The euro snapped a two-day rising streak following German election results
German elections prompted investors to lock profits into one of the most profitable currency trades of the year ending the euro’s two-day rise. Money managers have piled into the single currency and related bets in 2017, particularly European equities, as the euro zone economy regained momentum and its monetary policy outlook diverged from its counterparts in the United States and Japan, pushing the euro up more than 13 per cent this year. However, and expert termed the impact limited as the effect of the election result is domestic rather than regional. He said that the euro will be more sensitive to any shift in direction from the European Central Bank policy.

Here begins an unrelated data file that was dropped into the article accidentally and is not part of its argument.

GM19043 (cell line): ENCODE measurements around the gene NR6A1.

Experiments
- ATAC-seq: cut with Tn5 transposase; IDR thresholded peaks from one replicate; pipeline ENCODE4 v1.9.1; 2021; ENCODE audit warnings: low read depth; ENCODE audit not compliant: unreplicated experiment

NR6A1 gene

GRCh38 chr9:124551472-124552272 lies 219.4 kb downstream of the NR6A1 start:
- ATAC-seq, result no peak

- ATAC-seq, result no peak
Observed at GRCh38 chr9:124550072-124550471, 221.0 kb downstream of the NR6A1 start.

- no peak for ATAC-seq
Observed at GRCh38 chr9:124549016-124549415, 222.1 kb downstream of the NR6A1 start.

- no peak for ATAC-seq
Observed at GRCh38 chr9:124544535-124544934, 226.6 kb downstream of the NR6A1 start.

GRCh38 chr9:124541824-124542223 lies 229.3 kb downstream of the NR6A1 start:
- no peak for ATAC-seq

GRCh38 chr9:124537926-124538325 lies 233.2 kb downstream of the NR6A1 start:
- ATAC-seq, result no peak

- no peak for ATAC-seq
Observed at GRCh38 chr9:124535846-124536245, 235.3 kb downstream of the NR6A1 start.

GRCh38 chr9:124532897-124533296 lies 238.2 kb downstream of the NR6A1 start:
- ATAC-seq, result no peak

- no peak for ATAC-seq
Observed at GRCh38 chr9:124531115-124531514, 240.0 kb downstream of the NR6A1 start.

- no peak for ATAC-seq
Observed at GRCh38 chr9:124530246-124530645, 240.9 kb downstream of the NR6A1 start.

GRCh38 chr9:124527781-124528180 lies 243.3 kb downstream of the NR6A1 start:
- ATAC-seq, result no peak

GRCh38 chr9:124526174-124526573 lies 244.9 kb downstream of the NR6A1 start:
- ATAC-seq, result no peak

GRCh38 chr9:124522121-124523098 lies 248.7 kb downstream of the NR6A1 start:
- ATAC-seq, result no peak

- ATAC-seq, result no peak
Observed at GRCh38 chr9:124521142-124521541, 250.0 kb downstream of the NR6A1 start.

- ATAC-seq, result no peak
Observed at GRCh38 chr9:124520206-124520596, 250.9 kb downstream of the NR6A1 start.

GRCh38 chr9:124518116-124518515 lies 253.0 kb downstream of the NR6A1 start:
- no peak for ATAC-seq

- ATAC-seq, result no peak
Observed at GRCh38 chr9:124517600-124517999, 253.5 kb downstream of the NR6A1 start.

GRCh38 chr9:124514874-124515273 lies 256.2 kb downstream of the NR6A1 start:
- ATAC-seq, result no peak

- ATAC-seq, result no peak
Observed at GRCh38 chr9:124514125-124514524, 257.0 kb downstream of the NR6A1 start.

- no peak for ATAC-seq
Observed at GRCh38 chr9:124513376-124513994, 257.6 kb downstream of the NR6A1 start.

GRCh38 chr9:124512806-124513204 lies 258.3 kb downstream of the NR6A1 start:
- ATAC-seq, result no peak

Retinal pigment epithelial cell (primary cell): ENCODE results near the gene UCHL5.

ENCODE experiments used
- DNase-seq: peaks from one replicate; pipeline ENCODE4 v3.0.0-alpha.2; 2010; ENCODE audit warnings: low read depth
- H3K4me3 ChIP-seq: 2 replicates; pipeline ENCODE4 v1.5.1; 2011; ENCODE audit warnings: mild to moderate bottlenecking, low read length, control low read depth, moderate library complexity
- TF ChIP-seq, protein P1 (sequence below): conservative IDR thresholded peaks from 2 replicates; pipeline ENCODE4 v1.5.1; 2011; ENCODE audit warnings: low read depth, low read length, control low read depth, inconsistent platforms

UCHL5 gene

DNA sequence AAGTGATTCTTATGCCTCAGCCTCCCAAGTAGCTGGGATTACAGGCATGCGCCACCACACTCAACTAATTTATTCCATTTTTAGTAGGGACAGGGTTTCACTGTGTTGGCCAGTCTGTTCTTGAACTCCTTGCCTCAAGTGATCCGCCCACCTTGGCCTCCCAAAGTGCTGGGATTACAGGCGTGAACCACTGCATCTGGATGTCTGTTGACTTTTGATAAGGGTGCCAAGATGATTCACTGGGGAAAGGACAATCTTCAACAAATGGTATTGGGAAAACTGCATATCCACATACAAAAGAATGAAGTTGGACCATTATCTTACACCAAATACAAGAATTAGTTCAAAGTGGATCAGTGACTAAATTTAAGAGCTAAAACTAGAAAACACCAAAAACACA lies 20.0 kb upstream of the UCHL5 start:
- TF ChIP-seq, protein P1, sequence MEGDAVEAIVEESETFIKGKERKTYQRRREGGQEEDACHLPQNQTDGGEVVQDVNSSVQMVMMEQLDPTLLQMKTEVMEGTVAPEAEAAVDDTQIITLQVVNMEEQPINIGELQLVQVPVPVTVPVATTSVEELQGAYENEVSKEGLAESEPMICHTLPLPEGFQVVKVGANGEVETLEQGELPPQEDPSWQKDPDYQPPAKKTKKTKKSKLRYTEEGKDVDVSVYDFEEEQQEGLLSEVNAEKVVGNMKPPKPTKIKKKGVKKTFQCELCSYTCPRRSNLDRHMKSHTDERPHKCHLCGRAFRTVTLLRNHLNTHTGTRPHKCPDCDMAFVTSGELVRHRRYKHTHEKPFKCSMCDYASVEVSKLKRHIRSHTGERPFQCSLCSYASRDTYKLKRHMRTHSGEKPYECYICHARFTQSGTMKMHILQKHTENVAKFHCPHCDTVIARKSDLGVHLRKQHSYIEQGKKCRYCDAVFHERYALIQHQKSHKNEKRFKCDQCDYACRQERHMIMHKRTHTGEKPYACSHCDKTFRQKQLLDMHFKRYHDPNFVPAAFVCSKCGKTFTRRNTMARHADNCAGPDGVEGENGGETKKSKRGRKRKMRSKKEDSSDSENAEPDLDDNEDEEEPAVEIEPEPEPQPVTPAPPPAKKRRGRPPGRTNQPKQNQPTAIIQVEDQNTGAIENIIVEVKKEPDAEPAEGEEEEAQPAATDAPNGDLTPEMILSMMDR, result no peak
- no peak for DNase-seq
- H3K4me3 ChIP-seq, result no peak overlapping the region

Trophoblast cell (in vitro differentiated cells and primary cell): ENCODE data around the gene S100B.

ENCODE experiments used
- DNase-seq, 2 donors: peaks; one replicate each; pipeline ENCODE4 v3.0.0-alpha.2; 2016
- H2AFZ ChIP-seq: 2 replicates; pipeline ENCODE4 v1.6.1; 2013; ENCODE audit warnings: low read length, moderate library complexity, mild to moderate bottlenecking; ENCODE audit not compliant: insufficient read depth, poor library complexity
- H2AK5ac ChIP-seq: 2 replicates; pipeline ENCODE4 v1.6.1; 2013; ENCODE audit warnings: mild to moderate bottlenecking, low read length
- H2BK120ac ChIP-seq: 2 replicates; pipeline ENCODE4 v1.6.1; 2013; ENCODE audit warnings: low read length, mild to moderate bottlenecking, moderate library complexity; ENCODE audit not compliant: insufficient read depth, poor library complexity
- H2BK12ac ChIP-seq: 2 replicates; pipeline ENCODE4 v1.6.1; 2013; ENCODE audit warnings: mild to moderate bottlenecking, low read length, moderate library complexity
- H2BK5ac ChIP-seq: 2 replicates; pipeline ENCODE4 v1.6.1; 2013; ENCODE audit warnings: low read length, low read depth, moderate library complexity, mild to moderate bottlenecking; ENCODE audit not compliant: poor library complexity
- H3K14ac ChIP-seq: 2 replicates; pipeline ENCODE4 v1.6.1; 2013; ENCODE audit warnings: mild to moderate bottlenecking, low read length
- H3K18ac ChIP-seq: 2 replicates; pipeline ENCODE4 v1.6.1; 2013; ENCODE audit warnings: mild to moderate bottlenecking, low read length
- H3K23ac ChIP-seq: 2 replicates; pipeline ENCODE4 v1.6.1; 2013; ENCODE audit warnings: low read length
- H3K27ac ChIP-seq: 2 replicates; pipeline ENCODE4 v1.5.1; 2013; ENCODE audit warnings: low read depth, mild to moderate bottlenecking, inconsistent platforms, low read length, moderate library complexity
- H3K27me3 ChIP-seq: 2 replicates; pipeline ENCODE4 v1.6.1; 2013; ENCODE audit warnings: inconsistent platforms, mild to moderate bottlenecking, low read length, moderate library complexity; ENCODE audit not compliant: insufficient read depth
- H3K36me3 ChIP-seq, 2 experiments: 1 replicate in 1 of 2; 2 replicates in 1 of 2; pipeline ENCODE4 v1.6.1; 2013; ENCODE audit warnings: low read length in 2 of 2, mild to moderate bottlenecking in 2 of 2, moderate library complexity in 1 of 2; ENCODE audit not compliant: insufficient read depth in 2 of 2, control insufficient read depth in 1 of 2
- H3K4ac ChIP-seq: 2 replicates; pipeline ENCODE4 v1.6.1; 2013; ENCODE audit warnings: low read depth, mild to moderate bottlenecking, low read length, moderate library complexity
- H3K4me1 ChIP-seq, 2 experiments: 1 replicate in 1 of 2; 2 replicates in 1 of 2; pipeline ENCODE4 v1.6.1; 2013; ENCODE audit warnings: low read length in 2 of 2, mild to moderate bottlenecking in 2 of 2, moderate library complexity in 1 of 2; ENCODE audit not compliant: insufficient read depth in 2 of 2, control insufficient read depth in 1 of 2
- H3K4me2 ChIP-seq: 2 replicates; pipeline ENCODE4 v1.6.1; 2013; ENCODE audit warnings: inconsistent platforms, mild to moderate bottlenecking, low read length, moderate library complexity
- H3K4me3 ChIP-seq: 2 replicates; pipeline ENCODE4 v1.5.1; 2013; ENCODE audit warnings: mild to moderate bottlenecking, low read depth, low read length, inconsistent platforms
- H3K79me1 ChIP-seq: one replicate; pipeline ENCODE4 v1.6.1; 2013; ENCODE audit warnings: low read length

The euro slipped 0.4 per cent to $1.1912 against the dollar on Monday but was higher against the Swiss franc and was broadly flat against the Japanese yen .
There was victory for Merkel for the fourth term but there was the rise of rightist forces. The anti-immigration Alternative for Germany (AfD) managed its way as well. Although, Merkel won the most votes, it was the worst performance by the party since 1949. Her Social Democrat coalition partners want to sit in the opposition after coming down to 20.7 per cent in projections.
In a note to clients, global chief investment officer at Credit Suisse, Michael Strobaek, said that the German election results are not a game changer for markets with the outcome likely positive for German equities.
Elsewhere, the dollar gained against a broad basket of currencies, rising 0.15 per cent on the day as investors reduced some short bets against the greenback. Latest positioning data showed short bets on the dollar against a broad basket of currencies at their highest level since January 2013.
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